Life & Culture

‘You strive for a whole life to be accepted’

Hella Pick was a child refugee to the UK - something she never left behind in her successful career as a journalist and author, she told Anne Joseph


The first thing 
Hella Pick wants to do post lockdown is go to the hairdresser, she tells me with a short laugh. We are speaking on Zoom, and as she apologises about the state of her hair, she pats a few strands, revealing slender fingers bejewelled with stylish, chunky gold rings.

At almost 92, the former Guardian journalist and writer has spent much of the last year writing her memoir, Invisible Walls. Having that focus during this time has been a saving grace, she says, revealing the faintest trace of an accent, a remnant of her early childhood in Vienna. “Every morning, I would settle down to writing and try to forget what was going on in the world.” She has also just recorded the audio version of the book, an experience she relished. “The idea of having some normal working relations —being in a studio with a producer. It was really such a release.”

But events could have been very different. In late 2019, arriving at a friend’s house for dinner, Pick lost her balance going up the front steps, falling backwards, breaking a few ribs, her pelvis and her neck. “November 11 is a date I will never forget,” she says. Recovery took several weeks, first in hospital followed by a period of rehabilitation. She thinks her impatience to return to work on her book aided her recuperation. “I decided I had to finish it. And there was no doubt that being locked up helped, as I had nothing else to do.”

Pick’s career began with a stint on the weekly London-based publication, West Africa, before moving to the Guardian in 1961 where she worked for almost 35 years as one of its first female foreign correspondents and later as a diplomatic editor. She was UN correspondent and held posts in Washington and Eastern Europe, covering many of the major global events that shaped the 20th century from the Cuban Missile Crisis and the American civil rights movement to Watergate and the end of the Cold War. In 2000, she received a CBE for services to journalism.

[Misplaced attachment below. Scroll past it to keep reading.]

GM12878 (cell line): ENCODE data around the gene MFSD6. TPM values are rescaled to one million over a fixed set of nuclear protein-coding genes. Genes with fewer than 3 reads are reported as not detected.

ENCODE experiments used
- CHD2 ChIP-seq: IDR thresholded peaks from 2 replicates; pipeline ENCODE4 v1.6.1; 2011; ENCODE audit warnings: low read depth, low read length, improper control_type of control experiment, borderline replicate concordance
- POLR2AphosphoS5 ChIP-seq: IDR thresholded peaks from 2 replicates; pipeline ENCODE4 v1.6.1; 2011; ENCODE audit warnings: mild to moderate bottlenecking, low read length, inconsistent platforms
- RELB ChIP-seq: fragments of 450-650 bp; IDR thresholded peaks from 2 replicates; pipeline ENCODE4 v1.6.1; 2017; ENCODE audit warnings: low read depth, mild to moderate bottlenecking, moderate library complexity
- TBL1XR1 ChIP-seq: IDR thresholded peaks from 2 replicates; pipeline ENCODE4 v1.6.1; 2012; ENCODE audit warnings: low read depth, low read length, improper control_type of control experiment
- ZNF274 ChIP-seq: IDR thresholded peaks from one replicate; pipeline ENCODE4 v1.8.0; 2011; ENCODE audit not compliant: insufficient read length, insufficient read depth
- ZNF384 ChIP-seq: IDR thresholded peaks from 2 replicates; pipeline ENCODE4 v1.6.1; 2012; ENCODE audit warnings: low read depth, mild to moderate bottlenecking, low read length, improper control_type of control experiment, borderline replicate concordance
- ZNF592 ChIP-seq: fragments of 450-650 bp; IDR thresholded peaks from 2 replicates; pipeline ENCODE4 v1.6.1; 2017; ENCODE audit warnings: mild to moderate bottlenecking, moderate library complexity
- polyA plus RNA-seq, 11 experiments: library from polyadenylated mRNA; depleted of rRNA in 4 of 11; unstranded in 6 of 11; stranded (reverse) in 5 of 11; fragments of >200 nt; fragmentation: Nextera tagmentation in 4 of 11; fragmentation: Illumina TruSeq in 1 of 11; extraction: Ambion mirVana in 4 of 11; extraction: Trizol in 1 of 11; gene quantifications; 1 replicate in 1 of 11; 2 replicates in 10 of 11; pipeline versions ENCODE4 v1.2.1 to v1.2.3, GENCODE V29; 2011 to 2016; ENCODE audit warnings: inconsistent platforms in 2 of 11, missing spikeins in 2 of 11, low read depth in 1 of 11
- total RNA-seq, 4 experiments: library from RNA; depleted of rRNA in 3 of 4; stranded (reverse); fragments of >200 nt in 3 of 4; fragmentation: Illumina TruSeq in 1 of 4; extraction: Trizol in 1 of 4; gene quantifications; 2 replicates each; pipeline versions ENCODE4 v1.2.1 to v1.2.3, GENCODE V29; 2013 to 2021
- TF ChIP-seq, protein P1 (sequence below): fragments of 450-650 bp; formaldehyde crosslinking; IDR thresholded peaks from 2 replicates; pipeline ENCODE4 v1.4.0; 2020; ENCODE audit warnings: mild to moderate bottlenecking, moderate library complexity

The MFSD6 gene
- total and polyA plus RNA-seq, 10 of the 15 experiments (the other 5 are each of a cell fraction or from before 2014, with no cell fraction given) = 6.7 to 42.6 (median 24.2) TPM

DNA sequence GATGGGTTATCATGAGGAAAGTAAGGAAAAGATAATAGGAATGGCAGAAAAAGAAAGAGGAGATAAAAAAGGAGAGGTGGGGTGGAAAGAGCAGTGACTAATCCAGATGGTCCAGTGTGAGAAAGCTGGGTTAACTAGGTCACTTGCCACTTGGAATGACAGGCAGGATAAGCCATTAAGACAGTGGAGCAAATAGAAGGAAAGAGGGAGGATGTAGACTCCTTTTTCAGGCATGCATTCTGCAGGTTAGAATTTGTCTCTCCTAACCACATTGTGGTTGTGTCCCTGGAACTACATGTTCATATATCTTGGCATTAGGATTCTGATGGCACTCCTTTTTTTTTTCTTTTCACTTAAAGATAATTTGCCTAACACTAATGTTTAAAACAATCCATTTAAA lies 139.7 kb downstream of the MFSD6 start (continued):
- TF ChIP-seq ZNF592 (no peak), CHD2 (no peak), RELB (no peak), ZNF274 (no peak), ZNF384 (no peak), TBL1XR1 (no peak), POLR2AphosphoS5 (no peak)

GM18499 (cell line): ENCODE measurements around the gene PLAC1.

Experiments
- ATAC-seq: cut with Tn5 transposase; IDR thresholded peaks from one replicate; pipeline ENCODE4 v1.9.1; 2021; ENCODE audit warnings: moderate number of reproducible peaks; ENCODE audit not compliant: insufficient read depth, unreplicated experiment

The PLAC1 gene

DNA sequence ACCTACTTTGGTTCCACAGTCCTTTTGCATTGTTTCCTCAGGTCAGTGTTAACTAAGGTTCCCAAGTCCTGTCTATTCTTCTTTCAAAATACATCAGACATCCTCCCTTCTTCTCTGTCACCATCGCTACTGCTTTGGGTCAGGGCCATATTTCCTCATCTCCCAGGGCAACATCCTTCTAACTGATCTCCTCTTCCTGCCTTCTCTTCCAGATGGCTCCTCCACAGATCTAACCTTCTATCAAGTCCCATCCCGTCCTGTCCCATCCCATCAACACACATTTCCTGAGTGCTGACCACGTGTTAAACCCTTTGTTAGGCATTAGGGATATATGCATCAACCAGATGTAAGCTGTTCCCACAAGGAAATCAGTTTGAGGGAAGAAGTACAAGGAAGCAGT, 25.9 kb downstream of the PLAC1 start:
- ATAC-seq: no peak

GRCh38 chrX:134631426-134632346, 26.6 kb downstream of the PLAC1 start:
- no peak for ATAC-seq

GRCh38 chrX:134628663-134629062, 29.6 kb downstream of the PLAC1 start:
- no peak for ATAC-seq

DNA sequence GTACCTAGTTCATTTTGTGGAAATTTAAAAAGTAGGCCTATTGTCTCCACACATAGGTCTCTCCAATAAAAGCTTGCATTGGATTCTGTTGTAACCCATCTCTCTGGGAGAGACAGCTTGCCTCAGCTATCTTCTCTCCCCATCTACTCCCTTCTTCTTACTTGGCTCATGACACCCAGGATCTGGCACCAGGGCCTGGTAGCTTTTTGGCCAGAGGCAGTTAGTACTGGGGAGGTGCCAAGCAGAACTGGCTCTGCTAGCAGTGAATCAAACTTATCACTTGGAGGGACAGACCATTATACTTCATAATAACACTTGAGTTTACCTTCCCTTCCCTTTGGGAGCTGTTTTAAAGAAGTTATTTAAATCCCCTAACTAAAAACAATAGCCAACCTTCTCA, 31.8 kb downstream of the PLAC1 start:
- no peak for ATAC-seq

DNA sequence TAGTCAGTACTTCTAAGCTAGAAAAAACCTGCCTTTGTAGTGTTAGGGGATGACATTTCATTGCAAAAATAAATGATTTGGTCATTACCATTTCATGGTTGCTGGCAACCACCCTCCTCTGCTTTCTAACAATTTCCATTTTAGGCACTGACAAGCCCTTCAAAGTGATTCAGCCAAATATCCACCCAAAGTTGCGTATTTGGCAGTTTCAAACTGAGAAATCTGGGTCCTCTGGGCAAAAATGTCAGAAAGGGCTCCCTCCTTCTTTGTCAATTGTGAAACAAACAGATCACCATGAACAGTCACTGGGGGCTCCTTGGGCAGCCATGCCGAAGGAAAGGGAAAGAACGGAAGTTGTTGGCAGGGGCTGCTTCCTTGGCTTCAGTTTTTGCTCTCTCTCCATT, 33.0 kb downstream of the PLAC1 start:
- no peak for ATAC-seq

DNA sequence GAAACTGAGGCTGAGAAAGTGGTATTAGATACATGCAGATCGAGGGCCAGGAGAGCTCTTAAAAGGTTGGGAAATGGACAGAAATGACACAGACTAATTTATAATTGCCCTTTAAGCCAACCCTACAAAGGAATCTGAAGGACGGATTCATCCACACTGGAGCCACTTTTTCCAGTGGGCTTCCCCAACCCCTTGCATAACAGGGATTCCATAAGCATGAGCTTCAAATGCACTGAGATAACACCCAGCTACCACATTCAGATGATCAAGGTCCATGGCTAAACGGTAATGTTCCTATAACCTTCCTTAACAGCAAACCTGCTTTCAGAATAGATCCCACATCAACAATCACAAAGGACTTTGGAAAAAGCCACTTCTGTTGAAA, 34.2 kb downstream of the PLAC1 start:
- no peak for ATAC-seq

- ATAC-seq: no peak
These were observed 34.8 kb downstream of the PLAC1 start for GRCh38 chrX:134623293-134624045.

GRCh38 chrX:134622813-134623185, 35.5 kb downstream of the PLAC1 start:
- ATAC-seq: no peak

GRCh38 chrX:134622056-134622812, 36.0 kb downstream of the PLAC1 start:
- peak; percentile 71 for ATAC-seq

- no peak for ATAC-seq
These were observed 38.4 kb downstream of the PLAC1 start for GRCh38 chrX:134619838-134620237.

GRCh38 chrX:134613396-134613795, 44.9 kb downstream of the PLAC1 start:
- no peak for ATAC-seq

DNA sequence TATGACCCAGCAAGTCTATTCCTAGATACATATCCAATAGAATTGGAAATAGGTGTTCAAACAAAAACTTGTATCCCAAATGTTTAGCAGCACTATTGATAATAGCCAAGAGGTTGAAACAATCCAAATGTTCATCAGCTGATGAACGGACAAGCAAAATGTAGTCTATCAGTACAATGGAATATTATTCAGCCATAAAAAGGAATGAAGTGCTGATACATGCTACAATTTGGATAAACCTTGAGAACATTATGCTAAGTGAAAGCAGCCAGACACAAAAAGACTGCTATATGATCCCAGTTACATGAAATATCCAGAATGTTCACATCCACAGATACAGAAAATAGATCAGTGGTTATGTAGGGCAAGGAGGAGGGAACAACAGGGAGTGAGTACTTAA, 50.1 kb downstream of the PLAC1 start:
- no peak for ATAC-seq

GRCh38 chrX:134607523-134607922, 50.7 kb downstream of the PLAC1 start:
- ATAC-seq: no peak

She has been referred to as a trailblazer for women in journalism. Does she agree? “Well, to some extent I was, but perhaps not enough of one,” she says. “I didn’t do enough. I could have involved myself much more with the other women [journalists] who were emerging. They were far more active than I was in getting together, promoting the work of women and gaining a kind of equal status, which I think women journalists now have, more or less.”

Invisible Walls chronicles Pick’s extraordinary professional life and is full of anecdotes, such as when she somehow stumbled and fell into J F Kennedy’s arms at a party. “A rather nice accident! At least I’d seen him face to face and shoulder to shoulder!” But she also writes about the long-term impact of being a child refugee.

Pick came to England from Vienna on the Kindertransport in 1939, shortly before her 11th birthday. She was sent to live in the Lake District, where her mother joined her a few months later, having found employment as a cook — her parents had divorced when she was three. After Austria was annexed in March 1938, her father emigrated to America. She never saw him again.

Pick readily admits that, despite achieving professional success, the refugee feeling of not quite belonging has never left her. “I cannot free myself from the need for reassurance, even when I am receiving public praise,” she writes. “It’s an open prison from which I have not found the key to escape. I am confined by invisible walls.”

That deep sense of insecurity has, she says, shaped much of her life, often to her disadvantage, in her personal life and relationships. “To [some degree], I owe my career to it — my constant need to prove myself to the world, and to myself. I think, inevitably, it’s linked to being uprooted as a small child.”

Pick’s memories of her early life are scant, including being reunited with her mother. “One of the worst things about writing this book is it forced me to accept, more than I ever had before, that I have such a blank about it.” She has a vague memory of her arrival at Liverpool Street station, she says, and reconstructed a little of what she could remember from postcards she had sent her mother in Vienna. “But it saddens me that it’s so dim. I’ve allowed the trauma to remain buried and the big question is why I didn’t make the effort to understand — which I can’t answer. In some ways, I’ve always regretted that I haven’t sat on that couch,” she says, smiling. “It’s too late now, so I just have to accept that it clearly must have been a huge shock. How could it not?”